National leader Simon Bridges said this morning the yet to be approved Waikeria prison is "unfortunately" in desperate need - and his years as a Crown prosecutor revealed to him why.
Speaking on TVNZ 1's Breakfast today, Mr Bridges said while Justice Minister Andrew Little's ambition to reduce the prison population by a third was "laudible", it was driven by a "philosophical" stance that ignores the reality of New Zealand's inmate numbers.
"The way Andrew Little's talking about doing this is by softening up the bail laws, the sentencing laws, the parole laws," Mr Bridges said.
"I think that just makes our communities less safe, so that's why we said, with the prison population what it's doing, you do need this new prison. We (the former National government) were funding it."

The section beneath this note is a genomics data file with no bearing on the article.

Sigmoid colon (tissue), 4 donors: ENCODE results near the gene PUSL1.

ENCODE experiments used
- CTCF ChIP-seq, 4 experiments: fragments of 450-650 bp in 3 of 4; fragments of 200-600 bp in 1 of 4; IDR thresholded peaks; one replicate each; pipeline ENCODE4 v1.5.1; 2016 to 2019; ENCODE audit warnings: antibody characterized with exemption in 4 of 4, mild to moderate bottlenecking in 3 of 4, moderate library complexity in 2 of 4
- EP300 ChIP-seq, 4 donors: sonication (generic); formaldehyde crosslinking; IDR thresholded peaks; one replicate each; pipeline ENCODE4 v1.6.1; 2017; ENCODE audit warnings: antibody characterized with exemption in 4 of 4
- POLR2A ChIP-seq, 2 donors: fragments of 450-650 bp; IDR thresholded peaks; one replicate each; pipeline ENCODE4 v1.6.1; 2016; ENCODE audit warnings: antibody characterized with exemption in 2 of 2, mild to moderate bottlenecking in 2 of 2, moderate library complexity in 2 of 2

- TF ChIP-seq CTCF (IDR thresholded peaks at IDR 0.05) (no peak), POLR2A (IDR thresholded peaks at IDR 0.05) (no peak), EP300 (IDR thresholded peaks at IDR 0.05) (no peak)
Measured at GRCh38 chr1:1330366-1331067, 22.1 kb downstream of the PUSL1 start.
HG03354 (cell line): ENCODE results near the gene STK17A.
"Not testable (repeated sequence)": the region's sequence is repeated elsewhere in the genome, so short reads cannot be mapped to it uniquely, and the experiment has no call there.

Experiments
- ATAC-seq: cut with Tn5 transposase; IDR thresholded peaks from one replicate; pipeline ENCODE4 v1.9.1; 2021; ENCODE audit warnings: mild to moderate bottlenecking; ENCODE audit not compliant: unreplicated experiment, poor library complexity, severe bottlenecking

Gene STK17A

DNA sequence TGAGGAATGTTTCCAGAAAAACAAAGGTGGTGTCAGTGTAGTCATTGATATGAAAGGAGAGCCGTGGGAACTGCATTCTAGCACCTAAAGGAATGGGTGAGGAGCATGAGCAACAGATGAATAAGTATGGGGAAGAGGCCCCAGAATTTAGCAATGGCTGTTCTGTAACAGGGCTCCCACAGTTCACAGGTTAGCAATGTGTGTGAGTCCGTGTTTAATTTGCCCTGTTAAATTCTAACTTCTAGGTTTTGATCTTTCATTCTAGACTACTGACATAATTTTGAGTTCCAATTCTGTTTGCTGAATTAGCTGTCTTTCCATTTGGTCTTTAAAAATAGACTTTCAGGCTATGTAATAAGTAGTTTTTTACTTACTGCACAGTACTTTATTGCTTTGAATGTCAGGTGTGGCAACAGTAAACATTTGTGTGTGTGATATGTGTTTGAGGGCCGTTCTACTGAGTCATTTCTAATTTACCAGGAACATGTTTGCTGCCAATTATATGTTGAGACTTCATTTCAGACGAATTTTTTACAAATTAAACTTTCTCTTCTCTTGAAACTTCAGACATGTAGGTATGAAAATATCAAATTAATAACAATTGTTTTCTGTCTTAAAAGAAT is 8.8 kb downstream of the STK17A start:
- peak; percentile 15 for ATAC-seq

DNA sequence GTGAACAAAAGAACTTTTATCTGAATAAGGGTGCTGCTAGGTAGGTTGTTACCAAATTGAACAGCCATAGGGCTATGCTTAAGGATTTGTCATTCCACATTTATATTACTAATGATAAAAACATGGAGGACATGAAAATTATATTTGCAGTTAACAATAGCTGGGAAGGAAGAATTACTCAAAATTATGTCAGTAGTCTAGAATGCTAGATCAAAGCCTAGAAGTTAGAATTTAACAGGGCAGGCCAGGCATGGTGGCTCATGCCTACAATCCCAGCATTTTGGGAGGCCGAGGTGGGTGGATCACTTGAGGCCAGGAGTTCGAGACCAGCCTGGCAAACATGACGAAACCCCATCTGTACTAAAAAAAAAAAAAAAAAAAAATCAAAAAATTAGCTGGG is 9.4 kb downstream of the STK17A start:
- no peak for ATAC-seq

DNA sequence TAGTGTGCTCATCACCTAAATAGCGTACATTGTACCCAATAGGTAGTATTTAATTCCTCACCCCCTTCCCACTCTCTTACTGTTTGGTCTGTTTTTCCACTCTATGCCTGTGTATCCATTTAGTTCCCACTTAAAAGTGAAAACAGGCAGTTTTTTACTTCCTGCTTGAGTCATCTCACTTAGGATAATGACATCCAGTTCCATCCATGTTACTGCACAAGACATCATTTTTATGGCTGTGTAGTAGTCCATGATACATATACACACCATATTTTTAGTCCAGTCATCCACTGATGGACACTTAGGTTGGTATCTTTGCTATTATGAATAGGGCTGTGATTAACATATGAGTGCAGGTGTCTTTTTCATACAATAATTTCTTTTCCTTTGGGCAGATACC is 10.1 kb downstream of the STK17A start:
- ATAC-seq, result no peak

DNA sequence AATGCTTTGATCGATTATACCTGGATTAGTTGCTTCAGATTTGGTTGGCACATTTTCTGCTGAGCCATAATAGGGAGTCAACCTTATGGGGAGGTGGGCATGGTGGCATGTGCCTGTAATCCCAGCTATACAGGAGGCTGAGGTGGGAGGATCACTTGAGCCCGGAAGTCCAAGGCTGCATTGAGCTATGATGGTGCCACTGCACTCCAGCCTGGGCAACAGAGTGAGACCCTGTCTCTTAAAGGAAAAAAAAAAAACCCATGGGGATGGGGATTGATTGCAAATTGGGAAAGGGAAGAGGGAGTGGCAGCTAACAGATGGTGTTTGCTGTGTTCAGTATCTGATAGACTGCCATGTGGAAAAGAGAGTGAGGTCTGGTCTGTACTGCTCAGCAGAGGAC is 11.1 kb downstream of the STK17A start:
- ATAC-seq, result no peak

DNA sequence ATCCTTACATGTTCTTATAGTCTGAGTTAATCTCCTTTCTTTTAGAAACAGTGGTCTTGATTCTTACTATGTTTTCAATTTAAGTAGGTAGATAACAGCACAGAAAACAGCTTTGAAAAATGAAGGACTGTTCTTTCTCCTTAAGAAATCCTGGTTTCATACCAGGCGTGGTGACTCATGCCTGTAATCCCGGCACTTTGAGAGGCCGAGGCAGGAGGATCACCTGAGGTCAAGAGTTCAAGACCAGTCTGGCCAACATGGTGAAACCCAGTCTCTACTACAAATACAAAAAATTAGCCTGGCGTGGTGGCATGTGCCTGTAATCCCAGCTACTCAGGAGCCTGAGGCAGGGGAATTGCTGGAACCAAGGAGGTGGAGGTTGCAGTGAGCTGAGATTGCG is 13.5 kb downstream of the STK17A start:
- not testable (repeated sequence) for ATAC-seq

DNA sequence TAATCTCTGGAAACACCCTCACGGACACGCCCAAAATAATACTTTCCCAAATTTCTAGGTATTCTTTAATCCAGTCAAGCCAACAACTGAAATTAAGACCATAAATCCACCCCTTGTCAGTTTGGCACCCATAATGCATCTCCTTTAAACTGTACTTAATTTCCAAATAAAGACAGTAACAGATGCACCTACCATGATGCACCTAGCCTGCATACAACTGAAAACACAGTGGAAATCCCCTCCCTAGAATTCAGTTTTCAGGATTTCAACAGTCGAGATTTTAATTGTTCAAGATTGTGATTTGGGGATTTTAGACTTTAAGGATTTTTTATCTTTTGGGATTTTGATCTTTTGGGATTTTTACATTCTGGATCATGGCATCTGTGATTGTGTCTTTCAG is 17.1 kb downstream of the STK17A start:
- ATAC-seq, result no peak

"Unfortunately, no one likes more prisons but they need to build another one, a significant one."
The National Party leader also pointed out the safety of prisoners and prison officers working in "potentially inhumane conditions", was at stake if they continued in the small, century old Waikeria prison facilities as they stand.
The Labour-led Government is yet to approve an expansion to Waikeria Prison in Waikato, which would see it grow from 1250-beds to 3000.
Mr Bridges also said calls for the Bail Amendment Act 2013 to be repealed, as the country's prison population swelled to over 10,000 in 2017, was not a reasonable solution to reducing inmate numbers.
"I'm a Crown prosecutor by trade, I've done hundreds of cases, and what I can tell you is it's very hard, if you want to put it this way, to get into jail, right," he said.
"You have to do serious violence, serious drug dealing, or very serious sexual offending.
"I think you do have to send your most serious offenders to jail. That's where we're at with the law at the moment, I don't support softening that up."